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Webflow Address Geolocation Lookup Solution

How we enabled visitors to search for their closest music events

The Strings Club is known for offering music-inspired after-school clubs and holiday camps for children. They are rapidly expanding their events across the UK and aim to simplify the process of parents searching for local camps. 

Straight away, we determined that by Integrating geolocation, we could improve the website's marketing potential and user experience through streamlined navigation.

We had to follow the below requirements as part of the brief:

  • Allow visitors to find the nearest Venue (CMS Content Item)
  • Show closest result(s) to users postcode or location
  • Low cost / free
  • Low maintenance
  • Ideally show the distance and duration of each result

The Result

After investigating potential solutions, I used the following tools to achieve the end result.


This a brilliant tool to quickly set up cloud functions. In particular, we use this as a reverse proxy when the end user requests the location list from our client's Webflow CMS API. 

You can find more information about this here

Google's Distance Matrix API

We can provide a location list (sourced from web flow) + destination (end user location) and we can get results with the distances from each.  You can find more information about this here

Below is the process and logic flow for getting this all to work together in harmony, to follow The String Club’s original requirement:

  1. Get location list from client’s webflow CMS API
  2. On user interaction, make a request to distance API a list of the locations + destination combination.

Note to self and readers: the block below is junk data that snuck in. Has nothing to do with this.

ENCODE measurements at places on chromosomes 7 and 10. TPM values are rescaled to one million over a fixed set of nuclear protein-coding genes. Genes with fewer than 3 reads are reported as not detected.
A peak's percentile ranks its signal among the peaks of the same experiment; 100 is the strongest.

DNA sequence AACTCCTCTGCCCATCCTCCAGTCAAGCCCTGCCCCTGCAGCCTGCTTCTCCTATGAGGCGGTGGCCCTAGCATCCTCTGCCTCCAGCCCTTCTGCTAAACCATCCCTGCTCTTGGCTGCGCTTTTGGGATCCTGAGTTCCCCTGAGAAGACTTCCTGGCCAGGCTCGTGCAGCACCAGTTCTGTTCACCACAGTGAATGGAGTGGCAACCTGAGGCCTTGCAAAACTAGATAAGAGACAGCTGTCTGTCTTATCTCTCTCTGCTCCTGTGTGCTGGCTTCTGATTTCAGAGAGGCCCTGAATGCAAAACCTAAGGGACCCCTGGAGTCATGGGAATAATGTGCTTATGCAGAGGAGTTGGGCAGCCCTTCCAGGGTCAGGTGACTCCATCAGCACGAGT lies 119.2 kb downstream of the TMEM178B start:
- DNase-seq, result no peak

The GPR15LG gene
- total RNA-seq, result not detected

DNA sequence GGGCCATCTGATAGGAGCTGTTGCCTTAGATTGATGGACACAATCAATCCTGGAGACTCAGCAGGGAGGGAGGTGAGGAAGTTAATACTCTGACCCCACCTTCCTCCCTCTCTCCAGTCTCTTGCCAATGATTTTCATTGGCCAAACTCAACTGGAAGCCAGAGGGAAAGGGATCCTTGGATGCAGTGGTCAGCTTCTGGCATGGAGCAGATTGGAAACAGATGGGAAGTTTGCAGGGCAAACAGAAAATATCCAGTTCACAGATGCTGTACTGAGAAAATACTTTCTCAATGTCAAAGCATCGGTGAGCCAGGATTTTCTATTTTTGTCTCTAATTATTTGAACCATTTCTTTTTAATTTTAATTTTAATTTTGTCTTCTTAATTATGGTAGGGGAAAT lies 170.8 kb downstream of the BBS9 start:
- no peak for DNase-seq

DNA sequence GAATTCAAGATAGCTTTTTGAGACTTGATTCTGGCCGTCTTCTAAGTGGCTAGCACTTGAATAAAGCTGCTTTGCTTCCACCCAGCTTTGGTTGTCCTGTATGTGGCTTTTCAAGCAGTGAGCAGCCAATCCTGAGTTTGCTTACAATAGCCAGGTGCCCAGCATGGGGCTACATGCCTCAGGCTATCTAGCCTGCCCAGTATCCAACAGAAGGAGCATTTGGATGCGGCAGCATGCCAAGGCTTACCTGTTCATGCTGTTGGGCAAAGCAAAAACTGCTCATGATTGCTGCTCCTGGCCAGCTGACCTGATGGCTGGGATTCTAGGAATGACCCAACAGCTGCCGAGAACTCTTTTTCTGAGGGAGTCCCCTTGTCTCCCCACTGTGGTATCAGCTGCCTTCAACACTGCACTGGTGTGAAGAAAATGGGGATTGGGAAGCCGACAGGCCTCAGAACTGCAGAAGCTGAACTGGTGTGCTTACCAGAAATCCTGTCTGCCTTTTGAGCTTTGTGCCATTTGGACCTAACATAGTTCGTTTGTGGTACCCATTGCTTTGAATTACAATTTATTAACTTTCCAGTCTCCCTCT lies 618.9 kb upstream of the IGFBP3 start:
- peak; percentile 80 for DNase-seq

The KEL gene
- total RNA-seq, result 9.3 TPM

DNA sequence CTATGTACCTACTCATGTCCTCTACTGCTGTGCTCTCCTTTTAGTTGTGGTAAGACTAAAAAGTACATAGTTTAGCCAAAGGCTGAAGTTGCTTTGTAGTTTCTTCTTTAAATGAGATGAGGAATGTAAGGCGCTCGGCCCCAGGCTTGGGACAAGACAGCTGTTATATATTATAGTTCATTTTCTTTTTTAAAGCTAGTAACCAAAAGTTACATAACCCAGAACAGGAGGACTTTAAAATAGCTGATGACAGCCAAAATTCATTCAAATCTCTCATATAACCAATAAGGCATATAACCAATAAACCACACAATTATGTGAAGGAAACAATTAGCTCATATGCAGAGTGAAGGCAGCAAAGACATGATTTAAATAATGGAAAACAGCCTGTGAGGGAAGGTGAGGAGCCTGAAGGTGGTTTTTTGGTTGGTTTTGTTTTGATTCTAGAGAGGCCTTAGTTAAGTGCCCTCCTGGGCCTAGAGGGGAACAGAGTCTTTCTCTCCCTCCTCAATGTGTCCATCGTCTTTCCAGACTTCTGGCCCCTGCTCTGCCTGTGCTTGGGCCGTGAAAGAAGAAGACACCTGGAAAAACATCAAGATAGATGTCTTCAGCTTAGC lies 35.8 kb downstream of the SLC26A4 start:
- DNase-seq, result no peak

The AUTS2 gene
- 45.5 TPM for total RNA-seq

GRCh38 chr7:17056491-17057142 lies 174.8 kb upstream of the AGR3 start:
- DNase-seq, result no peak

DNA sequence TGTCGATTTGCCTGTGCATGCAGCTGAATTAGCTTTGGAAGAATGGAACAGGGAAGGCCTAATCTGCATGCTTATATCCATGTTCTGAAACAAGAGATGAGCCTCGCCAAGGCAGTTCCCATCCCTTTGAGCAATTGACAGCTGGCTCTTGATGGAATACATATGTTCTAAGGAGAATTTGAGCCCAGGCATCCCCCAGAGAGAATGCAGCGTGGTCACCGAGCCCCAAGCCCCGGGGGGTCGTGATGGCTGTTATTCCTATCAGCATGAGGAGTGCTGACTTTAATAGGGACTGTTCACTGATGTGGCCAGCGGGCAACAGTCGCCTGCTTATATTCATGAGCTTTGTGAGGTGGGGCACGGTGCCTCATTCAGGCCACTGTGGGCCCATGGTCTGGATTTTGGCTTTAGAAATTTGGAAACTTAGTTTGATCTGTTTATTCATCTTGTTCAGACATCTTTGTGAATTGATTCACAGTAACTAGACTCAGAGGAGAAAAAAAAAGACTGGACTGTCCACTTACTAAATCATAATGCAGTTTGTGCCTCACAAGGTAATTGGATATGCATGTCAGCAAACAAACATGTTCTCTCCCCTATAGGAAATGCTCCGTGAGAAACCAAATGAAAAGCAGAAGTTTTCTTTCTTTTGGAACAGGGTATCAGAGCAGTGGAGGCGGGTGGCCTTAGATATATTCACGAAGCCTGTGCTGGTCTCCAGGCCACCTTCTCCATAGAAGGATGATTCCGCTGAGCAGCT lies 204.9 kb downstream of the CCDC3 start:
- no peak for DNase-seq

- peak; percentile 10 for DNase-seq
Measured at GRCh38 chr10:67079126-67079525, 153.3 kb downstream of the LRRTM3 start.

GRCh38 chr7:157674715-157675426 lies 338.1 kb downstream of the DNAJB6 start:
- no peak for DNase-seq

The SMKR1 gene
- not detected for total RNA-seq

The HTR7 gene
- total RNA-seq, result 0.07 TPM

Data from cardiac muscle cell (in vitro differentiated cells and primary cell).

3. Sort / Format results to "closest" and based on feet/meters.
  4. Display the results to the user 

Let’s go through each step in more detail…

Get location list from Webflow CMS API

To do this we are using Napkin to act as a reverse proxy to hide the main request to the CMS API and then it will return the location response it gets back to the end user's original browser request without exposing any private data. (Keys / CMS Collection IDs).

We can access this using a fetch request to our Napkin cloud function URL

Once we have this location list, we use a map to construct a new array list with only what we need.

Note that here the distance, duration and error properties are placeholders that will be filled in once we have the results for them from the distance API.

Request to the distance matrix API

In preparation for the request to Google we first chunk the location list into 25 a piece; this is to satisfy Google’s 25 maximum origin destination limit.

Google expects you to send them a list of origin locations and destination locations (each a maximum of 25 respectively).

Now we have a list of results that show the distance for each location compared to our origin point (end users postcode / location) - Example below.

We can then assign these to the relevant location list items and also update the relevant placeholders mentioned before.

However, we wanted to sort these results based on the closest location, so the below is doing a few things:
Note results that contained “mi” had this text stripped previously.

  • Any results that contain “ft” in the result will have this text removed
  • It will be converted to Miles equivalent
  • Results will be sorted
  • Any result that is less than 1 mile we know is feet (Due to google not returning any results in feet that are more than 50 feet, but instead returns it in miles - and 50 feet is less than 1 mile so we use this in our calc conversion) and can add in our own type text after for each. (# Feet or # Miles)
    This is more of a symptom of how I used the data, but it works well enough.
  • Lastly, we just only show the top 3 results (closest)

Display the results to the user

Here I am just looping over our results and constructing new elements for each and assigning any relevant properties into the DOM - Such as destination names / durations etc.
Note that this is just more of an example due to time constraints - However I would urge you to consider making use of document fragments, especially when dealing with large node lists.

See this real-life custom postcode lookup below.



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